WATERVILLE — After nearly 50 years and a move across several states, Bill Lessard was still holding on to an 1870s double-barrel shotgun he found in the former C.F. Hathaway Co. shirt factory on Appleton Street.

Lessard was 18 years old when he found the gun in a window well of the factory while doing construction on the building. The shirt factory had been in the downtown location before moving to its final home, the Lockwood Mill on Water Street, in the 1950s.

Lessard was featured in the Morning Sentinel in 1970 with the antique and has held on to the shotgun over the years. On Thursday, Lessard, now of New Bern, North Carolina, donated it to the Redington Museum during a visit to Waterville.

“I asked my son Joseph (if) it was all right with him if I donated it to the museum, and he said, ‘Yeah, that belongs in Waterville. It doesn’t belong in eastern North Carolina,’ ” said Lessard, 64. “That was his conclusion and it was easily mine as well.”

The make and model of the gun isn’t clear and little is known about the gun’s history. But the museum will be looking into those questions, said Bryan Finnemore, resident caretaker for the Redington Museum, a historic Silver Street home containing artifacts related to the region’s history. They do know that the gun is of German origin – something that Finnemore said Friday was not unusual for the turn of the 19th century – and dates to the late 1800s.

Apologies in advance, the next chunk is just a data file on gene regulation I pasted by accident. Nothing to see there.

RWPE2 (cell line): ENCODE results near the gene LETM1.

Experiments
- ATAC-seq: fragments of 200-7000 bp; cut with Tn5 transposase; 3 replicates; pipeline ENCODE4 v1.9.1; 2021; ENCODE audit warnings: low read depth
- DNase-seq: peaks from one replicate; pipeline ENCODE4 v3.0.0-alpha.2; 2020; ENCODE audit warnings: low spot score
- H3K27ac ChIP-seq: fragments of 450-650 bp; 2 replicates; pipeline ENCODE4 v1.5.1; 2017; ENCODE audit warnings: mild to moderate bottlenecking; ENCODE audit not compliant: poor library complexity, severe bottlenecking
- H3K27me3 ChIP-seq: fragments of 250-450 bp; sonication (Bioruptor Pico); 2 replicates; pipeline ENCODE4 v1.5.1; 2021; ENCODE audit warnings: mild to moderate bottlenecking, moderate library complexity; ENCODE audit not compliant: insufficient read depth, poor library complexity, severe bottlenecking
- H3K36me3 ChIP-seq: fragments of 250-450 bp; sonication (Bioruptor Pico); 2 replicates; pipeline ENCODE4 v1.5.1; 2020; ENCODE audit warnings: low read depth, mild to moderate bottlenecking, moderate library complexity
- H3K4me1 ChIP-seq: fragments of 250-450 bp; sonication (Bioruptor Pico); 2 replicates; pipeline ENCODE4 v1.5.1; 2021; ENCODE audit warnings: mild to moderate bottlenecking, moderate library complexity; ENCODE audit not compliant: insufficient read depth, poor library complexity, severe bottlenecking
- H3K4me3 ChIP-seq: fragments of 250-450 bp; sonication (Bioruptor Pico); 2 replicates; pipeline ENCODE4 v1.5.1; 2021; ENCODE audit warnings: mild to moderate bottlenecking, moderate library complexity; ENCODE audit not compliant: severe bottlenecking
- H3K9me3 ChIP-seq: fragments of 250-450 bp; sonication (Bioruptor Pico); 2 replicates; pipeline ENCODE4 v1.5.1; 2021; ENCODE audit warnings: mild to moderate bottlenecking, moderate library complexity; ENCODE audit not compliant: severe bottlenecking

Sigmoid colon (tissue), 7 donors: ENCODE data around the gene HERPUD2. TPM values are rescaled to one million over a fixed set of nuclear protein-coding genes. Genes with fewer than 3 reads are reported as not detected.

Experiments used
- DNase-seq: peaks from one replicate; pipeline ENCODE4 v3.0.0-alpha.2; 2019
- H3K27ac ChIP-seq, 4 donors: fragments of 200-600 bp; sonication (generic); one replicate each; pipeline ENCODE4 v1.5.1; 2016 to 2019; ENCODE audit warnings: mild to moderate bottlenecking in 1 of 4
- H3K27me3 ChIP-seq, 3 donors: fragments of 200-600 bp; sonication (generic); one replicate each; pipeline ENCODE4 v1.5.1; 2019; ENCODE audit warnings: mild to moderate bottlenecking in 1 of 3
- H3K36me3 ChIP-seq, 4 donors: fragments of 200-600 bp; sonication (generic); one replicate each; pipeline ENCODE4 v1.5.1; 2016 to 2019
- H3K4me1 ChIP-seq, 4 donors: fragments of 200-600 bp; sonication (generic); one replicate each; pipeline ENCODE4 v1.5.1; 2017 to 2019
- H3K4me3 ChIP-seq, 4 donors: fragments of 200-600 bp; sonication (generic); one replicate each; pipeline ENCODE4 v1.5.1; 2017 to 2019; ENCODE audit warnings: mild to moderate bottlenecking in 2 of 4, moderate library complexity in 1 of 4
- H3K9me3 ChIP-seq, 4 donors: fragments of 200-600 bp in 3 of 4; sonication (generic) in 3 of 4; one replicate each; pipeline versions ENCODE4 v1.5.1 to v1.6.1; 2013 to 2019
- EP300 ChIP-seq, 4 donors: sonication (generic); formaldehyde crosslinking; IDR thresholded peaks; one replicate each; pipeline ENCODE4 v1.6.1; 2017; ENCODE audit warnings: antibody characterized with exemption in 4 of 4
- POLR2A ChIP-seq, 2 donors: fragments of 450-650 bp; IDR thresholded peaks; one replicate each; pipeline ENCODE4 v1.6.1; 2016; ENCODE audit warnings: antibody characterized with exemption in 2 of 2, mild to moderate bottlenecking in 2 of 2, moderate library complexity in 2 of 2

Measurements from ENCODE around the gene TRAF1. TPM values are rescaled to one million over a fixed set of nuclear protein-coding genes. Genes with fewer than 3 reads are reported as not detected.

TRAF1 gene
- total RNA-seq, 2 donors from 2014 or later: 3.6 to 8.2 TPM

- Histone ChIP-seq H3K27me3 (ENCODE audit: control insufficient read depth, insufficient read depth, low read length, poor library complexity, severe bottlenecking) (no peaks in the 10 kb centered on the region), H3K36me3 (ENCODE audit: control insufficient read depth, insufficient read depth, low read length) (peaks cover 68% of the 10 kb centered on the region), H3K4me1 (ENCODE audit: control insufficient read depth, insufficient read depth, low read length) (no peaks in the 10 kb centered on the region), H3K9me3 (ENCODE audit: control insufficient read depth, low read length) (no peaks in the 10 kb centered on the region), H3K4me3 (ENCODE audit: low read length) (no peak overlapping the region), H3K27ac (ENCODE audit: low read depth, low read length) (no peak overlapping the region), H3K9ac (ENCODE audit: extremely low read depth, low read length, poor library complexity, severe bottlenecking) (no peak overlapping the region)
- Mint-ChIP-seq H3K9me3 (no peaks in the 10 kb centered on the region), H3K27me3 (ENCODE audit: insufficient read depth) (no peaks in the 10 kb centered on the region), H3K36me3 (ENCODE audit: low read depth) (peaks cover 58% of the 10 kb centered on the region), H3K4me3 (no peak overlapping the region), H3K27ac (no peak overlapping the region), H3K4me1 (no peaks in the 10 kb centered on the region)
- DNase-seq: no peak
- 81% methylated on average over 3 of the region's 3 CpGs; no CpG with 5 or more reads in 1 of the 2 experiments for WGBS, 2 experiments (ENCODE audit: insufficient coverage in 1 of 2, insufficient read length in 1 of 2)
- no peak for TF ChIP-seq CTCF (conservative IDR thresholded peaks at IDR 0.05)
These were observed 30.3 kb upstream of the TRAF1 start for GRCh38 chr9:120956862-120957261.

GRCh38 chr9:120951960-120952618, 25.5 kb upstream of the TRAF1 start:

“It’s unique in and of itself,” Finnemore said. “We don’t get to see a lot like that because they’re all made differently now. As far as a shotgun goes, we don’t have anything like that from the late 1800s. It’s a unique piece for us.”

The story of how the gun ended up in a Hathaway building window well is unknown, but Lessard and Finnemore speculated that it might have used to commit a crime.

“It’s like somebody was stashing it so it wouldn’t be found,” Finnemore said. “The fact that it was tossed in a window well, it wasn’t like somebody went into the building and tried to hide it. It was more of a stash-on-the-run type thing and that was a convenient place. My assumption is it was used in probably a robbery or a hold-up or something like that.”

The stock of the gun has been sawed off, which according to the 1970 Sentinel article, indicated that it was likely last used as a handgun.

“When I dug it up, I wasn’t sure what it was. I thought it was a chunk of steel of something,” Lessard said. “It took me a while to clean it before I realized it was a sawed-off shotgun.”

Lessard said he had hoped in 1970 that someone would come forward with information about the gun, but so far has heard nothing. By returning it to Waterville, he said, he hopes that maybe now its history finally can be uncovered.

“I imagine there will be some sleuths digging,” he said. “There was no internet in the 1970s. Today, one would think you could more easily go back in history and see. Maybe there was a bank robbery that they caught the suspect but never found the gun. Maybe that’s the answer.”

Rachel Ohm can be contacted at 612-2368 or at:

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